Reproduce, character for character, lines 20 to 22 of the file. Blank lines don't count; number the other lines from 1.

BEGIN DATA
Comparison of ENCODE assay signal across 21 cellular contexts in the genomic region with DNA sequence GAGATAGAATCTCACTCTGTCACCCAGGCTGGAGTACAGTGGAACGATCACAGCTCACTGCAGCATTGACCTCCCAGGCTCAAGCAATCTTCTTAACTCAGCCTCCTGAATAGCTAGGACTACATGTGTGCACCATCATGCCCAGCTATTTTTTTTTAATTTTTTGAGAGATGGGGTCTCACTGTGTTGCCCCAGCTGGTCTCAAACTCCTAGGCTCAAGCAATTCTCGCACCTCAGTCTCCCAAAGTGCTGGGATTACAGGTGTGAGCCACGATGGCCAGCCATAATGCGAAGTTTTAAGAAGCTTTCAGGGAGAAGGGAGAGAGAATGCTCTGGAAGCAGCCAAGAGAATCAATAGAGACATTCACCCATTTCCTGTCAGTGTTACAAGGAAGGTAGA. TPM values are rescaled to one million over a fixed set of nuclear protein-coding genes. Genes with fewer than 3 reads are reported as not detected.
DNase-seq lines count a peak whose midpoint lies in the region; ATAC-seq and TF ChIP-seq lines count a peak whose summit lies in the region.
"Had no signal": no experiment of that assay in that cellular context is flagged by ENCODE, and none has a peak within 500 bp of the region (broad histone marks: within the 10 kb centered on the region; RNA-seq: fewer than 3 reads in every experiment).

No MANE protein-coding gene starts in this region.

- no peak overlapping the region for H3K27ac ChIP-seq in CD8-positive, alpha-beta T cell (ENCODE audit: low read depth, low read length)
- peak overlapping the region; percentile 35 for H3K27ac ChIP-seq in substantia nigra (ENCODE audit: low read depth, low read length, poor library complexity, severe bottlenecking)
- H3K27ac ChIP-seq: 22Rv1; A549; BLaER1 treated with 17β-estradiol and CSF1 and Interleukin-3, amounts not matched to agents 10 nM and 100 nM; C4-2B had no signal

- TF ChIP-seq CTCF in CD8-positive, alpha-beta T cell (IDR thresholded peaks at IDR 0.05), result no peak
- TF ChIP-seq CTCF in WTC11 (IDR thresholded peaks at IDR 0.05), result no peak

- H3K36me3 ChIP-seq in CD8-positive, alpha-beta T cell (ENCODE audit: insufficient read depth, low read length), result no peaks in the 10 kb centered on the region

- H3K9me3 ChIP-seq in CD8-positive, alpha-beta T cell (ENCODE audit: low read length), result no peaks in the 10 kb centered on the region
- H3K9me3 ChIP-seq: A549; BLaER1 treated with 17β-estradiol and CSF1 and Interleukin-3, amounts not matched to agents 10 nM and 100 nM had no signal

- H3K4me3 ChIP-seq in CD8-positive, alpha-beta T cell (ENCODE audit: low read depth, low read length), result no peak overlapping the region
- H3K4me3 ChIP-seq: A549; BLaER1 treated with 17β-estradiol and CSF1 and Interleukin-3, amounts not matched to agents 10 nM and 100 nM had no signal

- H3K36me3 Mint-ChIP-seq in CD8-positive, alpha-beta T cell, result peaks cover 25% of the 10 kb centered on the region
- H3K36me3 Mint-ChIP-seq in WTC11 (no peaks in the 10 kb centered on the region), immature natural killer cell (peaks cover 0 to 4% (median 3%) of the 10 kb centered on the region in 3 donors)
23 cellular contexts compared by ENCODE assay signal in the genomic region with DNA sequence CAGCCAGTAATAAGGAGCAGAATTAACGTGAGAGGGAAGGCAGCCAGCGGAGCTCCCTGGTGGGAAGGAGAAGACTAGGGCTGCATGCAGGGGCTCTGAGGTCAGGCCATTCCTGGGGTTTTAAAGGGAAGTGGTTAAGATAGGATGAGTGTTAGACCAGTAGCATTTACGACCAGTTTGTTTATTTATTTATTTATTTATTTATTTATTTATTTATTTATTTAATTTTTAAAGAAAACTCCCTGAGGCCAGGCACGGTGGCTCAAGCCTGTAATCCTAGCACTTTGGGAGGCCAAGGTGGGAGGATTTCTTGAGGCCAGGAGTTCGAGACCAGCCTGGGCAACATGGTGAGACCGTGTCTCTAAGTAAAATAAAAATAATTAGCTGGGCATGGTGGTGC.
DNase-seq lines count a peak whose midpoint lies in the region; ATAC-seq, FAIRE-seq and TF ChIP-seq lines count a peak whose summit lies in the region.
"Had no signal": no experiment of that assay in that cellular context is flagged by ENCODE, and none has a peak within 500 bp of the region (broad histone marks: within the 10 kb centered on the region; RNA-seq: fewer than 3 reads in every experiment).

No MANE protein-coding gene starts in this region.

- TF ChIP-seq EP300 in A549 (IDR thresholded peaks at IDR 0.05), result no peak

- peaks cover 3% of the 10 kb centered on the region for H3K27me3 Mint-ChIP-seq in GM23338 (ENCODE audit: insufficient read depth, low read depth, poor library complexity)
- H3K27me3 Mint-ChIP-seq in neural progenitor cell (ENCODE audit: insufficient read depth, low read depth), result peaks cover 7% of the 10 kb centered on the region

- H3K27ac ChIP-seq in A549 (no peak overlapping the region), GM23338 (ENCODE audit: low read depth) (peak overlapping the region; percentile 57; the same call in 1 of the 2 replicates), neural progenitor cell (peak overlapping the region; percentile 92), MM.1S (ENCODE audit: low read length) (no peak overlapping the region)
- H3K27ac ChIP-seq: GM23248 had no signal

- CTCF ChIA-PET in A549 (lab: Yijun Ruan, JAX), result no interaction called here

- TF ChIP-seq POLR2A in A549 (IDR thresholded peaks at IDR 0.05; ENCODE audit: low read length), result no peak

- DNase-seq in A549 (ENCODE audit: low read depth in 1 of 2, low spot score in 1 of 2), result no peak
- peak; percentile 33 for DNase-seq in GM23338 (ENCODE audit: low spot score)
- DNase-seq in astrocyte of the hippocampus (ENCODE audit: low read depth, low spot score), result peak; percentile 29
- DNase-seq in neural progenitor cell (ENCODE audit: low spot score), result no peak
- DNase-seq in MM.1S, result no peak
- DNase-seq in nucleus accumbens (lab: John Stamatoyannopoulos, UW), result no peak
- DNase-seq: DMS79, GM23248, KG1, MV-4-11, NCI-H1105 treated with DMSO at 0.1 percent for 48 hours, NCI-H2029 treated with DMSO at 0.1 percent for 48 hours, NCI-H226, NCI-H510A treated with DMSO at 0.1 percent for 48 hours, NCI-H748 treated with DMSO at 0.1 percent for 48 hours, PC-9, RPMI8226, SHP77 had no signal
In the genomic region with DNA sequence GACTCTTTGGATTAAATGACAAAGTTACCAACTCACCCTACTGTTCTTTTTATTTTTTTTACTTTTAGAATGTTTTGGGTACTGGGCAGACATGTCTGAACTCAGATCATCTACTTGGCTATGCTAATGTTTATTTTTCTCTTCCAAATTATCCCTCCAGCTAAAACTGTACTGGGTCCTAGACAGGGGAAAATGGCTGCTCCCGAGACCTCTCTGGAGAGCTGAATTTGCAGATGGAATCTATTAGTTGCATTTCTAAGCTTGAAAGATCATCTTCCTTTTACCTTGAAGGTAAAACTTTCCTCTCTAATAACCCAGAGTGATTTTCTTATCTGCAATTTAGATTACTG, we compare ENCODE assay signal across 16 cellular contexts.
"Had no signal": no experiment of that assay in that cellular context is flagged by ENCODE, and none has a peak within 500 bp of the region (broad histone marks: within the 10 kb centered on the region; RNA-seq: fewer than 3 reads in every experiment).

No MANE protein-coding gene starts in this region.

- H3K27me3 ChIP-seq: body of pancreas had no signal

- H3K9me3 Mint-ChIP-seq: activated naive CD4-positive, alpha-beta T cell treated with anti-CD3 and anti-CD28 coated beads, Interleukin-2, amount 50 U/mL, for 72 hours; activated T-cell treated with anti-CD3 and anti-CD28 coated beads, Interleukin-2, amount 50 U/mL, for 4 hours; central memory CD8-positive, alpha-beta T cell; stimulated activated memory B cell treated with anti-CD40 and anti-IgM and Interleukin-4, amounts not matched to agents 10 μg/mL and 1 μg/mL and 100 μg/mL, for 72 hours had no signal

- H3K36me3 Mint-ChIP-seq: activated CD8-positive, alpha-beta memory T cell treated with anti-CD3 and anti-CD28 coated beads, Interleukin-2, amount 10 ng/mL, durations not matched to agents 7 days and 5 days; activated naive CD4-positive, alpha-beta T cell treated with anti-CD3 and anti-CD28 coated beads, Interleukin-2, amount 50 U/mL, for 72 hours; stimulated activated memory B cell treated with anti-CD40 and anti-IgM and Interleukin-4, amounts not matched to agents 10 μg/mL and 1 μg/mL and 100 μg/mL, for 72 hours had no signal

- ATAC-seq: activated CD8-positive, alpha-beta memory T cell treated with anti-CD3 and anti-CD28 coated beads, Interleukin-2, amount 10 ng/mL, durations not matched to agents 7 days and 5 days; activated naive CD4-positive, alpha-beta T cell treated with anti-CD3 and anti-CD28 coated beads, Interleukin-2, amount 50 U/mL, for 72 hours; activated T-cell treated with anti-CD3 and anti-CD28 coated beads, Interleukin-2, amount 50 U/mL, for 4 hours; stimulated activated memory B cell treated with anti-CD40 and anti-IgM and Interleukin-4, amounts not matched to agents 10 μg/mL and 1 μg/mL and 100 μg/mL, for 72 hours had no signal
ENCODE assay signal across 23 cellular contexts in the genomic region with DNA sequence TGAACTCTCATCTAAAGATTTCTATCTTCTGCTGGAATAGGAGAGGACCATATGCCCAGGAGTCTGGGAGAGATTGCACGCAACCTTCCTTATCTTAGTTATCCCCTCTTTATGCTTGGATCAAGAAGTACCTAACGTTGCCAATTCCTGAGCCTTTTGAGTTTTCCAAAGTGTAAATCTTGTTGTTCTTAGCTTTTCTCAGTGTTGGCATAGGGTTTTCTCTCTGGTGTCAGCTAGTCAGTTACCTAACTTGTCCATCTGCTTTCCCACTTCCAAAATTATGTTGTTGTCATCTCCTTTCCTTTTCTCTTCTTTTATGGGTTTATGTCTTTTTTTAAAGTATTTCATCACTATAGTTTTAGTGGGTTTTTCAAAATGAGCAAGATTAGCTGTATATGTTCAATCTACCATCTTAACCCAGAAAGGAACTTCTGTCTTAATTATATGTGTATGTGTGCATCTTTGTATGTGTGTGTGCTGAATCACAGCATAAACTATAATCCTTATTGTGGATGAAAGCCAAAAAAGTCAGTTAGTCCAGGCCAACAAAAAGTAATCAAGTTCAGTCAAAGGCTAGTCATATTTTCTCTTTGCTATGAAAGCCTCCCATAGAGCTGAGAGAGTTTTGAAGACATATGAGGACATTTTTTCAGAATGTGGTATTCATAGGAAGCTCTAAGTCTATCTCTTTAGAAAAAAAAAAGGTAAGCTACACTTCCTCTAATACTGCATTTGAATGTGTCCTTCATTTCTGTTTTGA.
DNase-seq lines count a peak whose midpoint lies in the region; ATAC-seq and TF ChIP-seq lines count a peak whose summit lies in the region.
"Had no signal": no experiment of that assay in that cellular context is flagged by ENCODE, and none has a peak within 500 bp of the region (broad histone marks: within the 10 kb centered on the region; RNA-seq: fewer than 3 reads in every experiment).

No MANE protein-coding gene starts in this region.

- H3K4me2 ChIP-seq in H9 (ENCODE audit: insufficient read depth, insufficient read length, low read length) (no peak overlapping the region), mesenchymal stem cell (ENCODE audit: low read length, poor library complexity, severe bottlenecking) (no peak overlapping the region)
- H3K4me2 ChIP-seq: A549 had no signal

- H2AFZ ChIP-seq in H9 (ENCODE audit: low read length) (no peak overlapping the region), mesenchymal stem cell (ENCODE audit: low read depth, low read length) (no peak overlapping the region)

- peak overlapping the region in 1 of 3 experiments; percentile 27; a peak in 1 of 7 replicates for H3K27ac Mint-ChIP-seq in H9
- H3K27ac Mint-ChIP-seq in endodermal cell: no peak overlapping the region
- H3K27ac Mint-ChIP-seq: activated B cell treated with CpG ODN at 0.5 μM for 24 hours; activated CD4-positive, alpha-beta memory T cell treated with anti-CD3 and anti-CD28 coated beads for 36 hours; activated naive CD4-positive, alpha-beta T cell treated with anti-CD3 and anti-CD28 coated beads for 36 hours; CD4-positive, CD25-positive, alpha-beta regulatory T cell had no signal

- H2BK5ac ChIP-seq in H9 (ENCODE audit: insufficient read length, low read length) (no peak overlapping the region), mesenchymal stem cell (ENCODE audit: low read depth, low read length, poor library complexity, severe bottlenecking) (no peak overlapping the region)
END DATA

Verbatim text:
No MANE protein-coding gene starts in this region.

- TF ChIP-seq EP300 in A549 (IDR thresholded peaks at IDR 0.05), result no peak

- peaks cover 3% of the 10 kb centered on the region for H3K27me3 Mint-ChIP-seq in GM23338 (ENCODE audit: insufficient read depth, low read depth, poor library complexity)